The global air cargo demand was up 2.9% y-o-y in February this year while the capacity was 12.5 % above February 2021 (8.9% for international operations) as per a recent IATA release. While this is in positive territory, compared to pre-Covid-19 levels, the capacity remains constrained, 5.6% below February 2019 levels.
HIGH TRANSPORTATION COSTS
Speaking at a media briefing in April on the cost of transportation in Africa, Robert Lisinge, Chief of the Energy, Infrastructure, and Services section of the Private Sector Development and Finance Division of the United Nations Economic Commission for Africa (ECA) said, "I think that if you go to different African countries, you find some have vaccinations that are free and in somewhere they are not free. Of course, we are not producing vaccines in Africa in relation to Covid-19. This will imply that because the cost of air transport to Africa is high, that means that the cost of transporting cargo including vaccines would be high and that may also impact on the cost."
He added, "The African Union has been working with ECA in acquiring vaccines and transporting them at a cheaper rate. This is the African Medical Supply Platform through which African countries could pool together their purchases of protection equipment and vaccines and I understand that this has resulted in a reduction in costs of testing and protection equipment for Covid-19. Yes, high transport costs would generally increase the cost of medical services, and equipment transported but I however cannot say without a doubt that this has contributed to low levels of vaccination in Africa."
ROAD TRANSPORTATION - A LONG ROAD AHEAD
Africa's terrain spans from deserts to rainforests and hilly areas and this terrain plays a big role in the play of its critical transport infrastructure. Even as most of the freight is transported via roadways in Africa, apart from international highways, many of Africa's roads are unpaved and in poor condition.
The terrain also makes it difficult to build critical road and rail networks especially seen in countries like Algeria, Angola, and the Democratic Republic of Congo. The road quality also suffers in places like Kenya, South Africa, and even in Kenya along with other issues like congestion and road maintenance.
CONFLICT AREAS REMAIN HARD TO ACCESS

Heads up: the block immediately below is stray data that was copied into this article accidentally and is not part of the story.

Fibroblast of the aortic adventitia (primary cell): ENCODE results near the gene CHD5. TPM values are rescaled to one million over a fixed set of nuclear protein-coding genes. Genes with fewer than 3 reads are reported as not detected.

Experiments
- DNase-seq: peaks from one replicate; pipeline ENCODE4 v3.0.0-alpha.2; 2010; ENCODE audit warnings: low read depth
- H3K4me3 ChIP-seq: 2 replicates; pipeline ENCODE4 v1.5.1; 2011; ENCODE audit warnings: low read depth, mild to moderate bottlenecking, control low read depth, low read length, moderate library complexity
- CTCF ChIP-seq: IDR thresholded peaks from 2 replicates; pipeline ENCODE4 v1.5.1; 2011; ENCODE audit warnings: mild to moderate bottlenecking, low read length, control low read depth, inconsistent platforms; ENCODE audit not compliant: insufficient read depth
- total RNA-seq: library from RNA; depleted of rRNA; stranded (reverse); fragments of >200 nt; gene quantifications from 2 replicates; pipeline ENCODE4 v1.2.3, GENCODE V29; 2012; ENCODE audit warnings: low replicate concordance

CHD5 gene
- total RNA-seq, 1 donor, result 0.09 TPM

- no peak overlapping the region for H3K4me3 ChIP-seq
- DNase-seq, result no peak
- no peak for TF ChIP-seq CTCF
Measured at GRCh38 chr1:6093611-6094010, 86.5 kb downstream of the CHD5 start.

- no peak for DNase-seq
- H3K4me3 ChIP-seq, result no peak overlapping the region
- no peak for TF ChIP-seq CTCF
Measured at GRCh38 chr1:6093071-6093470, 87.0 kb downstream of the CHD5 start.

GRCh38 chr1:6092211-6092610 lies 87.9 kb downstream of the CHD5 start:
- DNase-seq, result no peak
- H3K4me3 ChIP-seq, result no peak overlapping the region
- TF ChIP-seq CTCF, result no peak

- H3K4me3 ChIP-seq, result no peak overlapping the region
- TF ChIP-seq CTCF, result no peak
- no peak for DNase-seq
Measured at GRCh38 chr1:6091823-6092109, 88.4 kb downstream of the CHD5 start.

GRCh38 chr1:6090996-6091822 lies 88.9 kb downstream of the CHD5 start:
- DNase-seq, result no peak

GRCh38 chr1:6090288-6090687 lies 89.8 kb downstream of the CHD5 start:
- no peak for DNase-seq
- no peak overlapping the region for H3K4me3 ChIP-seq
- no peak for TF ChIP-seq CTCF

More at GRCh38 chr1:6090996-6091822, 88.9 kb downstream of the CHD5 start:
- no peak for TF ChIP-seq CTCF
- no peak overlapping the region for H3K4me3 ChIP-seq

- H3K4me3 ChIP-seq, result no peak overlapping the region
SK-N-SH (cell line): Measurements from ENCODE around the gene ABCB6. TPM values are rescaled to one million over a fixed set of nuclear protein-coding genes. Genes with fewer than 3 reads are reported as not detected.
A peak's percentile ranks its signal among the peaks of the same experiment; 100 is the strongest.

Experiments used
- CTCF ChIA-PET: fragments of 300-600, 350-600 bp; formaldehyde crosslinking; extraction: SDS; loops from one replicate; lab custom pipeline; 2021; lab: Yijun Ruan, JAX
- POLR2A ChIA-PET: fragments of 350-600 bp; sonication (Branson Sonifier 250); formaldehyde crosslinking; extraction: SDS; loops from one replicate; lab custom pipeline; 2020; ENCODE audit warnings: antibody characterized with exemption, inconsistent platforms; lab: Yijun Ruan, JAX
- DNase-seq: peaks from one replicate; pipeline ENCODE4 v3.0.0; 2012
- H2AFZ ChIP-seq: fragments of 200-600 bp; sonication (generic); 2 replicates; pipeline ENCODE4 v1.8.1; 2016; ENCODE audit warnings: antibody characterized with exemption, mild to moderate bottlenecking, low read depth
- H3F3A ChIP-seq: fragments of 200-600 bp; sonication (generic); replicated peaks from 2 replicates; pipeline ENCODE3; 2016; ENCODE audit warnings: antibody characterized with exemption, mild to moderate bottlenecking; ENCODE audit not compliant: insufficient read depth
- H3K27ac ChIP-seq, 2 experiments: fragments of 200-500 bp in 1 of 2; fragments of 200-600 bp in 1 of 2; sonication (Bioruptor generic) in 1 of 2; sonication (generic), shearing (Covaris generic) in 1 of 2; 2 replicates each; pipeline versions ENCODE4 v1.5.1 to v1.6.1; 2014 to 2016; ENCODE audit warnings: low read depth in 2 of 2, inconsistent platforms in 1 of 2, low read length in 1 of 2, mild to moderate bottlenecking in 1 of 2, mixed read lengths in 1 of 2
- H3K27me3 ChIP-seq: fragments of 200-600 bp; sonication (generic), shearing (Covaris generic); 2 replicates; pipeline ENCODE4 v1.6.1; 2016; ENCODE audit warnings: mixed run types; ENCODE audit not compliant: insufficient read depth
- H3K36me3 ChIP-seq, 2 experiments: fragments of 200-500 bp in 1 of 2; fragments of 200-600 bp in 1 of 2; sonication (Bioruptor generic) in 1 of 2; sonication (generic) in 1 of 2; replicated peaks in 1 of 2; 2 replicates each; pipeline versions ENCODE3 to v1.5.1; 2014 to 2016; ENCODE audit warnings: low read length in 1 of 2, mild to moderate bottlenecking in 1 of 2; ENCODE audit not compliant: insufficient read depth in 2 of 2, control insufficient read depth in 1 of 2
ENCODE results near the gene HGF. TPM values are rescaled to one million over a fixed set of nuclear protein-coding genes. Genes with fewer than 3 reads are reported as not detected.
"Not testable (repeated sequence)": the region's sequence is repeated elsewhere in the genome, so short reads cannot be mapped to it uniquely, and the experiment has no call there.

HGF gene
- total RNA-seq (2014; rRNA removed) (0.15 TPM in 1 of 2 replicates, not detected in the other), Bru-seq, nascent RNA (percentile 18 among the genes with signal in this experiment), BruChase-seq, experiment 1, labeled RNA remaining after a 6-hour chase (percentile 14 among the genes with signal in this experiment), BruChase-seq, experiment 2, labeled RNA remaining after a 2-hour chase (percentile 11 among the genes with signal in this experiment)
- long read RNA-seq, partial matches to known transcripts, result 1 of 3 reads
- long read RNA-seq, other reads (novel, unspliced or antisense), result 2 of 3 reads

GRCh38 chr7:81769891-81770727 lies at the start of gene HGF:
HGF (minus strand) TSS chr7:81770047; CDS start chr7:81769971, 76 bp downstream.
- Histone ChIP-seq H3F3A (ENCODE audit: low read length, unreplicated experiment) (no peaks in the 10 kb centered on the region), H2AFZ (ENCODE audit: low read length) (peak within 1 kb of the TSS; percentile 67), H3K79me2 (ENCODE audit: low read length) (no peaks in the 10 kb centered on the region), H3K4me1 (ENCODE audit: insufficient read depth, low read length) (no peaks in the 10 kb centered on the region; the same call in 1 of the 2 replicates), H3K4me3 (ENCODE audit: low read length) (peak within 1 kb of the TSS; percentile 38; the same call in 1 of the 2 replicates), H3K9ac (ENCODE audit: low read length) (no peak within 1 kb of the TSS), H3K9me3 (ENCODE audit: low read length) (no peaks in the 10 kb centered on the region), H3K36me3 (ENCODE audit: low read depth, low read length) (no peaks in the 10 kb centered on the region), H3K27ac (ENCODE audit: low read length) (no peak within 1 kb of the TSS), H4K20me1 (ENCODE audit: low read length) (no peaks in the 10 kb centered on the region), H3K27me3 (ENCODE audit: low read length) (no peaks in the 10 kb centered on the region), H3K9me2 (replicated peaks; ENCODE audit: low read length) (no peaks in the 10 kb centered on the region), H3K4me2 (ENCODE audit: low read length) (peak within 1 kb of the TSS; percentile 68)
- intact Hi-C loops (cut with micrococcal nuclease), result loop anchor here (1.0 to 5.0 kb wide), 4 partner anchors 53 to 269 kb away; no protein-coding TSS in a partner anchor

Despite the availability of Covid-19 vaccines in a raging pandemic, several African countries that are witnessing conflict or political strife remain at the risk of being left out of the inoculation process. Last month saw ambassadors of several African countries review peace and security measures in the region and the implementation of two resolutions including one of a global ceasefire following the UN Secretary-General António Guterres's appeal during the pandemic and on cooperation to facilitate vaccine access.
ALTERNATIVES FOR A RESPONSIVE SUPPLY CHAIN
The African Continental Free Trade Area (AfCFTA) aims to accelerate intra-African trade and its position in the global market with a common voice and policy in global trade negotiations and has seen 36 African countries ratify the agreement till now.
As per the latest estimates by the Economic Commission for Africa (ECA), AfCFTA is expected to increase intra-trade in transport services by 50 percent. In absolute terms, over 25 percent of intra-African trade gains in services would go to transport alone and nearly 40 percent of the increase in Africa's services production would be in transport. AfCFTA, therefore, is expected to significantly increase traffic flows on all transport modes.
Speaking to the press about AfCFTA's benefits in April, Lisinge added, "AfCFTA provides an opportunity to build Africa's railway network. It would increase intra-Africa freight demand by 28 percent; while the demand for maritime freight will increase the most."
He shared that the estimated cost of equipment required by transport mode as a result of AfCFTA is around $291.77 billion for trucks, $26.57 billion for rail wagons, and $4.24 billion for vessels, and close to $25.76 billion USD for airplanes. He said that upgrading of infrastructure is also required to attract investment in transport equipment.
Single African Air Transport Market (SAATM)
SAATM is a project of the African Union to create a single market for air transport in Africa. Once completely in force, the single market is supposed to allow significant freedom of air transport in Africa, advancing the African Union's Agenda 2063 which proposes Africa's development in different spheres.
Speaking to LUA on the liberalisation of air transport in Africa under the aegis of the AfCFTA, Lisinge said, "35 African countries have signed the solemn commitment to the SAATM, so in principle, they are in favour of liberalising air transport. I do think there is an issue in clearly defining what liberalisation of air transport means and that is why ECA is working closely with the African Civil Aviation Commission to develop key performance indicators. That has already been done and we have worked with them and the African Union to develop a dashboard to assess gaps in the implementation of the liberalisation of air transport."